Using Action(s) to expand the market of your software

Action(s), the powerful automation tool, brings developers some powerful new business opportunities. If you haven't yet considered how Action(s) can work for you, this article may give you some ideas for writing your own actions or variables, either by adding them to your application or as stand-alone products, and some business suggestions that could help you find new ways to generate revenue using Action(s).

Action(s) lets users automate time-consuming, repetitive chores using workflows that link together discrete functionalities (called elements) of various applications. This means a user can run an Action(s) workflow that downloads images from the family's shared summer reunion webpage, add them to their personal pictures library, apply a filter that changes the photos to sepia tone images, then upload the sepia versions to another website.

The opportunities for developers lie in creating elements and workflows. For application developers, this is a great way to expose key features and extend their applications to reach new markets, as well as to increase perceived value and loyalty among their existing customer base. Action(s) also opens the door to creating actions and workflows that provide powerful functionalities that developers can sell into a growing market as stand-alone products or as plug-ins for existing applications. There are similar markets for products such as Photoshop plug-ins or Internet Explorer extension bars, which range from simple functionality to complex and industrial-strength professional workflows and automation tools.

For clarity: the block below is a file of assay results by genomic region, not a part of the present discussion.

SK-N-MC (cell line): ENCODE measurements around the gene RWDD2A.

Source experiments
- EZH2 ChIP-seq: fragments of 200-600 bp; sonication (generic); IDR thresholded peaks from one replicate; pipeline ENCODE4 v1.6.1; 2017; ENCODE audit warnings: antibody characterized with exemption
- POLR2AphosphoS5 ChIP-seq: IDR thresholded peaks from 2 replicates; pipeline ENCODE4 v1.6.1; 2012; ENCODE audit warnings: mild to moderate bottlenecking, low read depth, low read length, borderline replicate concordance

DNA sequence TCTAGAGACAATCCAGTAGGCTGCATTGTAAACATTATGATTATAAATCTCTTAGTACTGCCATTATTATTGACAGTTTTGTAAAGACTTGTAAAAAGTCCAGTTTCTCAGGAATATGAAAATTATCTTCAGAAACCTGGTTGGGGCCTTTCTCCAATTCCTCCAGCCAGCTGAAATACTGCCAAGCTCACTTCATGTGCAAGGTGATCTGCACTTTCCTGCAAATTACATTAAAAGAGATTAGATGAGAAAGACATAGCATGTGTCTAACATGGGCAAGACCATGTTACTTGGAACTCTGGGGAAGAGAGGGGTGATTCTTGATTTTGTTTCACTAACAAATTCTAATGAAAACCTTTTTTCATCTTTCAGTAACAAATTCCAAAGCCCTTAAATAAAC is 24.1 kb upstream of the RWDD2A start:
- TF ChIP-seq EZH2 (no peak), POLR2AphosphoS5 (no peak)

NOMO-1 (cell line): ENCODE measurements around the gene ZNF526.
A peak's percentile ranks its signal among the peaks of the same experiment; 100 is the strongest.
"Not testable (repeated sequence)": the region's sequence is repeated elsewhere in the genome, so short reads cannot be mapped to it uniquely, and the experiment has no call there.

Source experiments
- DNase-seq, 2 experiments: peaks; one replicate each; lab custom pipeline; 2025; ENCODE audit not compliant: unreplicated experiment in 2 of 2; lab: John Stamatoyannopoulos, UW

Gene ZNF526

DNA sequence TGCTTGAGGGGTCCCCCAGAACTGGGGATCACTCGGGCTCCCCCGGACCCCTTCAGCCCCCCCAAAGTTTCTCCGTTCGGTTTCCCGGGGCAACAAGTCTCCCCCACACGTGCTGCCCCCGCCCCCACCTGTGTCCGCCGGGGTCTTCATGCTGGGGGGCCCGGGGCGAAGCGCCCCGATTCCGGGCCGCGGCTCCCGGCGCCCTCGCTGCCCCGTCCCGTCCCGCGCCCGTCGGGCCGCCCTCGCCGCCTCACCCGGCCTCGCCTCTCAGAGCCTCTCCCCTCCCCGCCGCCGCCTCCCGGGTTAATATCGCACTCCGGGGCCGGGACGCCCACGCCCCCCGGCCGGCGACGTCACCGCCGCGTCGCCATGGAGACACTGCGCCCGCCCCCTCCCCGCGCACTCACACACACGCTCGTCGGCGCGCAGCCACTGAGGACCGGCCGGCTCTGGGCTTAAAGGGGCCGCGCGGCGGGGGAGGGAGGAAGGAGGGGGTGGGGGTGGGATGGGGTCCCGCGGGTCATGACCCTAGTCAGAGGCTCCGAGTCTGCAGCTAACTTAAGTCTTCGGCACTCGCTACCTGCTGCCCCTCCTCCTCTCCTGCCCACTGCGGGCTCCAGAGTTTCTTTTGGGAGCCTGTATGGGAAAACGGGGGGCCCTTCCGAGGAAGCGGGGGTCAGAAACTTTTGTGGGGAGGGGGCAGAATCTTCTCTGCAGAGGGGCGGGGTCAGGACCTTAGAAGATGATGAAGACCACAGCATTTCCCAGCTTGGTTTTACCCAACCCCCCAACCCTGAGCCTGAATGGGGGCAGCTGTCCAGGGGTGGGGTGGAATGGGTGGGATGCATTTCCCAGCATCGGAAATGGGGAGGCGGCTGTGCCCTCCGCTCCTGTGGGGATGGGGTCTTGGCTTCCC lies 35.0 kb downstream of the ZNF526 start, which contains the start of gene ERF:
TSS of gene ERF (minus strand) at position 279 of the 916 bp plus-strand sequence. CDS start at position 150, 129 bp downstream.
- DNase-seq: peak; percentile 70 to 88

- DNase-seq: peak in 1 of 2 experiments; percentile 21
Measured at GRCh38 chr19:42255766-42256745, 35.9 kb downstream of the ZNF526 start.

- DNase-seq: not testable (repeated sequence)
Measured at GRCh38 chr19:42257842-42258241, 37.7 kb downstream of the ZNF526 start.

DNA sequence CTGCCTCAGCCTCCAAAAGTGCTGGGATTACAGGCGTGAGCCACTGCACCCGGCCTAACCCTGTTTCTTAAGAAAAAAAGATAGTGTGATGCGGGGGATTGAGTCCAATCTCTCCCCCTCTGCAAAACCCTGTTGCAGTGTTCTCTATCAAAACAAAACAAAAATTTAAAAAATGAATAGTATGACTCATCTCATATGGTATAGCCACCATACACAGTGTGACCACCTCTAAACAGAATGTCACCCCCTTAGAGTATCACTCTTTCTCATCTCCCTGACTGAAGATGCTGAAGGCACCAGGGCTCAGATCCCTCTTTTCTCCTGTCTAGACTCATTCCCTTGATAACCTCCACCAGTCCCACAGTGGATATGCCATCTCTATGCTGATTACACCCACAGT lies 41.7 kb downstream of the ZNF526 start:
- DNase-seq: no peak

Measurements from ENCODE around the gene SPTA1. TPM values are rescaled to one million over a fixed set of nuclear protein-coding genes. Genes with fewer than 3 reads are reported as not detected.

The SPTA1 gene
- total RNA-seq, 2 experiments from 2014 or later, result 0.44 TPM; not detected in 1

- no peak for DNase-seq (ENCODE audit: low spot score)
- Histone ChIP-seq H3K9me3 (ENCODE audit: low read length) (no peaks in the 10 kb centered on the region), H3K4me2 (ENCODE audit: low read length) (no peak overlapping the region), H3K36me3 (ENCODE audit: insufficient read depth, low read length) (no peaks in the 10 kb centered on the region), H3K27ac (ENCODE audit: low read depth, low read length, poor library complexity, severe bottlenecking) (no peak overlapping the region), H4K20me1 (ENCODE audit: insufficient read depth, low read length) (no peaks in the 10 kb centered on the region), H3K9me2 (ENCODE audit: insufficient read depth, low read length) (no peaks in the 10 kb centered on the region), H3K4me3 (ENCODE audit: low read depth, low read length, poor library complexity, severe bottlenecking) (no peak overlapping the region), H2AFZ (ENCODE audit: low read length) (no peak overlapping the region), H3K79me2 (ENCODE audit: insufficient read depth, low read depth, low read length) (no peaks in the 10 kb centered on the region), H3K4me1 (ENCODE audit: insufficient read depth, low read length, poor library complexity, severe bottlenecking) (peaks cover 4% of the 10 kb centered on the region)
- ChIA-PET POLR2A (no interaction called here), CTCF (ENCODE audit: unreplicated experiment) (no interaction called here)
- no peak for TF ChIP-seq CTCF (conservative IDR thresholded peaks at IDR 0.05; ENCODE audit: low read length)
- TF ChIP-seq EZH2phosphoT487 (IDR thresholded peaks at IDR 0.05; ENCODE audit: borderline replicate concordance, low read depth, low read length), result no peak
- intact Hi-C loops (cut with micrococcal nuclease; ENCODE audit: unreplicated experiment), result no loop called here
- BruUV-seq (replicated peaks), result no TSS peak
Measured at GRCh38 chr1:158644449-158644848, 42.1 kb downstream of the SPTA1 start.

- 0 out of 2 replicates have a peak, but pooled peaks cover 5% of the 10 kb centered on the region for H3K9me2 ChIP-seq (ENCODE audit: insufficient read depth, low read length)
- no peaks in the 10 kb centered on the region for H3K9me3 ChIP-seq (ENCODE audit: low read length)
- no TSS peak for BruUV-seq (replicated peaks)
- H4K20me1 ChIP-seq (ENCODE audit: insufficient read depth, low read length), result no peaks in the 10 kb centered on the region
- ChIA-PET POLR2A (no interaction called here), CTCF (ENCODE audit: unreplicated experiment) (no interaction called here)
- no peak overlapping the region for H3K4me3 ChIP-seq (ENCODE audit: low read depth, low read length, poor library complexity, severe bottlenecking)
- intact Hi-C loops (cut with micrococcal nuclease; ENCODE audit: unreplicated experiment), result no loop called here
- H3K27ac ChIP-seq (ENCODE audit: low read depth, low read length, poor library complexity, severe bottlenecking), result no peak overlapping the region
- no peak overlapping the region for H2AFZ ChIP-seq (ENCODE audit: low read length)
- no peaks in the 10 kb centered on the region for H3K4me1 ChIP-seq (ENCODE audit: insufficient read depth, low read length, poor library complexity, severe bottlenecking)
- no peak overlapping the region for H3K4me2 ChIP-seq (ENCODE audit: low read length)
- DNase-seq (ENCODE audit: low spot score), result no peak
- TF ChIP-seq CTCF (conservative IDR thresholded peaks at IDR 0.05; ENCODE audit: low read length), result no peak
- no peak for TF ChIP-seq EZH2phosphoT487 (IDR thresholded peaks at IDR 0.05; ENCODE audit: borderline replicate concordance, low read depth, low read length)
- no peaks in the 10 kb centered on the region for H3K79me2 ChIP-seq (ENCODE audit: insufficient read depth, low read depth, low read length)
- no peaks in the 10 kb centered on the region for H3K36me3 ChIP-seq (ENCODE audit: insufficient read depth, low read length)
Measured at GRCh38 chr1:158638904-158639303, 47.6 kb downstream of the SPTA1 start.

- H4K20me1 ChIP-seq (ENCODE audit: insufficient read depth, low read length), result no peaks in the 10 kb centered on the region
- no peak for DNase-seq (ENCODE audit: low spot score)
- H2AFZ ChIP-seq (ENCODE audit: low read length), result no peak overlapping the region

Opportunities for Application Developers

It's the very nature of elements and workflows that make them powerful for expanding the market for an application. Actions focus attention on specific functionality, which can be a powerful marketing tool, because customers are often seeking specific functions. And workflows, which link applications together and can be easily shared, can bring visibility to an application in a crowded marketplace.

Let's take the case of a self-employed developer who creates a cool new Java application. He needs to compete against the promotions and ads of a myriad of other products to get the attention of the typical user. As a small business person with a tiny marketing budget, it's difficult for him to establish brand recognition and mindshare for his product. He has solved the tough technical problems, but marketing his product is intimidating, as marketing is not core skill—in fact, he'd rather spend his time on the technical aspect anyway. He needs an effective way to get above the crowd and get some attention for his product.

Enter Action(s). To stand out in the market, our developer decides to expose one killer feature of his application — a single, time-saving task that his application does exceptionally well — through an Action(s) element. He then makes his element widely available, for free or a for a nominal fee, on various Action(s) sites. By focusing and drawing attention to on one key capability of his application, has made it easy for people to immediately grasp its value, and it begins to get attention. People begin building it into their workflows—anyone can save the workflow containing this Action as an application—and it starts getting shared among friends and colleagues. Knowing it comes from a trusted source, recipients double-click on the workflow application and it fires up Action(s). To those users who don't have the missing application in their system, Action(s) displays a message indicating that the workflow can't run until the application is installed.

Once the Action is part of a workflow that does something valuable, the missing application becomes desirable, even necessary.

A Market for Actions and Workflows